Hi all! We are back. Summer is here with a vengeance. Our area was hit with some wicked storms this weekend. There were almost 2 million people without power in the Maryland, DC and northern Virginia area. We were lucky enough to have power, but just a few blocks away the houses were dark. That meant no TV, no internet and NO AIR CONDITIONING! We went to the local pool in Baker Park on Sunday and they were closed. No electricity to run the filters. Sigh. According to the Washington Post, there are still almost 300,000 people without electricity. I'm sorry for all of you sweltering in your hot houses in the DC area. Hopefully, the lights will be on again soon.
In the meantime, we're making cookies. These are crispy, tasty treats that go great with coffee or ice cream. The recipe was contributed by Alice Medrich--pastry chef extraordinaire. This is the lady who introduced chocolate truffles to the US in 1973. (All together now: "Thank you, Alice!") She opened a pastry shop in Berkeley, CA and made truffles, chocolate tortes and other decadent European-style goodies. Do you own Cocolat: Extraordinary Chocolate Desserts? No? You should! It's a beautiful book that is full of wonderful cakes and foolproof building block recipes to create your own masterpieces. Alice knows her stuff and she's a terrific teacher. Go buy it right now, I'll wait....
Back to the biscotti... I didn't make it with hazelnuts, since I was too lazy to go out in the heat to buy them. I made them with almonds (which I had in the freezer) and used Amaretto instead of Frangelico. Check out the recipe here: Jodi of Homemade and Wholesome and Katrina of Baking and Boys.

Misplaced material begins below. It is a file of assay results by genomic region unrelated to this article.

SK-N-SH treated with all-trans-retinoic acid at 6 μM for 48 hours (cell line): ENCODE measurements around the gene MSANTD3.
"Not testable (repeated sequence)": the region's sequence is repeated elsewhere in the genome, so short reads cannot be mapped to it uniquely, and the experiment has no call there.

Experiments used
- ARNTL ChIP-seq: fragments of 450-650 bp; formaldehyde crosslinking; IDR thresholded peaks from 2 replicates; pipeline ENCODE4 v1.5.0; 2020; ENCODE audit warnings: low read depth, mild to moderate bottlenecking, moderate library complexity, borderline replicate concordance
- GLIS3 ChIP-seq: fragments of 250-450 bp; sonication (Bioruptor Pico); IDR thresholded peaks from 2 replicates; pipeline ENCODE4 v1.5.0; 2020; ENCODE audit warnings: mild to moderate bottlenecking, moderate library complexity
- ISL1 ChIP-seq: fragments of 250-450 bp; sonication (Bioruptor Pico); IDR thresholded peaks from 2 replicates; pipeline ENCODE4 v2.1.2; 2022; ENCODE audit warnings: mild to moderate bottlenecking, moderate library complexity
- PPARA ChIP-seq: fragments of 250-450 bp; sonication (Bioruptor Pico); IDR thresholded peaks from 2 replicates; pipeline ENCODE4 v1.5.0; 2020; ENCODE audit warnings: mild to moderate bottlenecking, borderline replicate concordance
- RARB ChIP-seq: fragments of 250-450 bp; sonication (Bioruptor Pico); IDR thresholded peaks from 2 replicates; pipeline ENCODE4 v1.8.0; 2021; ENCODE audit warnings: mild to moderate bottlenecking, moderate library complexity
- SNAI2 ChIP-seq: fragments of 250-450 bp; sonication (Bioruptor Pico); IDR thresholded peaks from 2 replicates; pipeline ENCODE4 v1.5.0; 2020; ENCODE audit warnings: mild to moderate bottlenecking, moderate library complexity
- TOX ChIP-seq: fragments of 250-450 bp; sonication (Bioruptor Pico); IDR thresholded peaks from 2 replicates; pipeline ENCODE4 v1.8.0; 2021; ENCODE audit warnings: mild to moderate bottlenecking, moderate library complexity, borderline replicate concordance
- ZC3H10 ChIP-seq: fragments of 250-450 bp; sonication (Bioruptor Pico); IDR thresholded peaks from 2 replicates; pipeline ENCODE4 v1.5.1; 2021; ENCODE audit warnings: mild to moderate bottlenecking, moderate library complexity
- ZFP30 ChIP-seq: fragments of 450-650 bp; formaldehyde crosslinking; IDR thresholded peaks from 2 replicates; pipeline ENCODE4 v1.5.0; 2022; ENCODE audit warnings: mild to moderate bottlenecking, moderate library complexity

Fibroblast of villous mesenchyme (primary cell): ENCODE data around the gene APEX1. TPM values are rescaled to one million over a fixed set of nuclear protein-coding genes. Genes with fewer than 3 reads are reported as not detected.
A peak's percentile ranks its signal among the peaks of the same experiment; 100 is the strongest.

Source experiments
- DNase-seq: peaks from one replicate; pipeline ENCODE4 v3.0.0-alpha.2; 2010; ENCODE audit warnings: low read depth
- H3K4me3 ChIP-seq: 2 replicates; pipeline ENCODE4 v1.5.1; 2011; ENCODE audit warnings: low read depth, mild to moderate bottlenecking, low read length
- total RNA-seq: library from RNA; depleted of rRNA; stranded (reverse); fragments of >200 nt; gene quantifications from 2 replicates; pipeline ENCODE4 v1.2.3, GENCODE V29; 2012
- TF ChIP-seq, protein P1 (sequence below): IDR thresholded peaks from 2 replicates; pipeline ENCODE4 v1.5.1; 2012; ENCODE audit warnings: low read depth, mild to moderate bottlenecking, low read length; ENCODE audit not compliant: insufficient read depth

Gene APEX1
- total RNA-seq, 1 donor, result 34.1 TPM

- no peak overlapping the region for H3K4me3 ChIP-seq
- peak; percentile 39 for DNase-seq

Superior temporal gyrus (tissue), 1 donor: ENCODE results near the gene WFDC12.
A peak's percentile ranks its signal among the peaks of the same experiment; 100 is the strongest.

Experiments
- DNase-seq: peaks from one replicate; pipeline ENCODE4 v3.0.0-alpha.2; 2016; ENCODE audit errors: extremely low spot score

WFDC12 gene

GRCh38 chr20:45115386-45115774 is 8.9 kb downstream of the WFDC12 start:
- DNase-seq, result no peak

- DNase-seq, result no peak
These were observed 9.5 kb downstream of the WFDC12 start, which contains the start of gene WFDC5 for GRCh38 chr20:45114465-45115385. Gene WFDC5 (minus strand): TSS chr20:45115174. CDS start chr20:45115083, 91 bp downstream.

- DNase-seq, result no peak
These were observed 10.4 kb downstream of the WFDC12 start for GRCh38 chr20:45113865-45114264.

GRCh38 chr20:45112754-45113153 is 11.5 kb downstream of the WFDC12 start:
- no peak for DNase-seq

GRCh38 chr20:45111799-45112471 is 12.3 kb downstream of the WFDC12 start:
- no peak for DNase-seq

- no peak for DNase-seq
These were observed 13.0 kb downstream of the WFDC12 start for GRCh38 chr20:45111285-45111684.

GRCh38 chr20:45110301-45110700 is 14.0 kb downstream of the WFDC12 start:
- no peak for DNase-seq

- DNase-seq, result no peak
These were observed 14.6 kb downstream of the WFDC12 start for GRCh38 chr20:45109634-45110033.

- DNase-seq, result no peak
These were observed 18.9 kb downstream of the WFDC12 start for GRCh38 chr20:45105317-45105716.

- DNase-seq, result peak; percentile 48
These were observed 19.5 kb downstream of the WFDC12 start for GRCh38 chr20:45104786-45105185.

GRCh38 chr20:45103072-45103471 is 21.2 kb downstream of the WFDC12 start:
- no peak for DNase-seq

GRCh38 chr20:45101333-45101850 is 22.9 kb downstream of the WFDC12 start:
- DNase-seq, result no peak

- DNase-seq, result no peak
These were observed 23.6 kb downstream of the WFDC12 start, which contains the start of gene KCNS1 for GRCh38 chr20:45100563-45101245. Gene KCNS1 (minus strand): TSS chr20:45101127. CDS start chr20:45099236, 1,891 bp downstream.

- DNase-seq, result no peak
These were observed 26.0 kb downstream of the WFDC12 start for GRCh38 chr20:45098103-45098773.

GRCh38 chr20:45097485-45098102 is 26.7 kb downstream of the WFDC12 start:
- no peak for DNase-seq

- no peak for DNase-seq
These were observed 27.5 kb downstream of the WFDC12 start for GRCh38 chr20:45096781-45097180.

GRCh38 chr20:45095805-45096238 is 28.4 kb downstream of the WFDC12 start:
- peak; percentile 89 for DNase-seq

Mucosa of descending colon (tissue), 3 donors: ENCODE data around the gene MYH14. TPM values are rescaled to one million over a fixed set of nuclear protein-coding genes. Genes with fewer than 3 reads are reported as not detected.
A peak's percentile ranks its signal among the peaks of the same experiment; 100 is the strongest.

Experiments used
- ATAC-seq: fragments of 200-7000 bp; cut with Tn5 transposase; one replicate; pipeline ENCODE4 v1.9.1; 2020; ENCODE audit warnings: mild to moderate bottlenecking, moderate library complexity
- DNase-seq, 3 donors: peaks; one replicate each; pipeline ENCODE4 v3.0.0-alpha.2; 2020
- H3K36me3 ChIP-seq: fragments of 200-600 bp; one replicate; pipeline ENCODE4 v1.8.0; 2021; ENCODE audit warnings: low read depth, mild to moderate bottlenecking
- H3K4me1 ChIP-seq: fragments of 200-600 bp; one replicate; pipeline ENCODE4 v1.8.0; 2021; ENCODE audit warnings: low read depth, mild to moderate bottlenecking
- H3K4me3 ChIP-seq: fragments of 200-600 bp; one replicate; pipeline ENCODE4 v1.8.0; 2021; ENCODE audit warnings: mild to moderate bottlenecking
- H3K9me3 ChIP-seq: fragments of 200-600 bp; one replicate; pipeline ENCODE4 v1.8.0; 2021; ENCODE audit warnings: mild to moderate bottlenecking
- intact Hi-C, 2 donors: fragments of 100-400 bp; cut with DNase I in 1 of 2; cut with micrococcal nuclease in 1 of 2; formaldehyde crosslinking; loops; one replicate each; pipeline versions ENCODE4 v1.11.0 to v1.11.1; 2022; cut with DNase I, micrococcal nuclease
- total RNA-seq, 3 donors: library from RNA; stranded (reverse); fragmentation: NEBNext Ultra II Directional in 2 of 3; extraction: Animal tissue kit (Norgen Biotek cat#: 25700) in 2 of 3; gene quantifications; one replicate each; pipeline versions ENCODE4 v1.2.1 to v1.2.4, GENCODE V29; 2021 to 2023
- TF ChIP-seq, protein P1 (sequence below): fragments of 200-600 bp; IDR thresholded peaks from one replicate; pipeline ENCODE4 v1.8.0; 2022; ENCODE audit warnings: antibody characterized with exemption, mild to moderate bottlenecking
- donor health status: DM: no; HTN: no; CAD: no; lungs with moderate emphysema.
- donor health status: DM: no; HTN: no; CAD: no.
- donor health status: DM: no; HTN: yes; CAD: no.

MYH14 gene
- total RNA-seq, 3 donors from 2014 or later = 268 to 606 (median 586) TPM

It was easy to mix up. Just combine the wet and dry ingredients and add the nuts. Thanks to Sweet and That's It for posting the video of Alice and Julia making the biscotti. You can see that the dough is very sticky and, believe me, it is! The cookie logs smoothed out as they baked, as promised.
You can see the final baked logs on the left. The unbaked logs were the definition of homely, so I deleted that picture. They were easy to slice and not too crumbly. Some recipes that I've tried baked up really hard. It was like trying to cut through cement. Alice credits the baking soda in this recipe for keeping the texture light. After they're sliced, you put them on a rack and bake them again in the oven. It's a little tricky to get the rack in and out of the oven, but it's easier then flipping the biscotti halfway through the baking time. (Yes. I am a lazy baker.) I managed to wrangle the rack back and forth without dropping any cookies on the floor. (Yay me!)
It's amazing that these cookies taste as rich as they do. The only fat is from the two egg yolks (so the butter police can relax). I'm going to take some to work tomorrow and feel virtuous while I dip them in my coffee. What did you guys think of this recipe? Was it a winner for you too?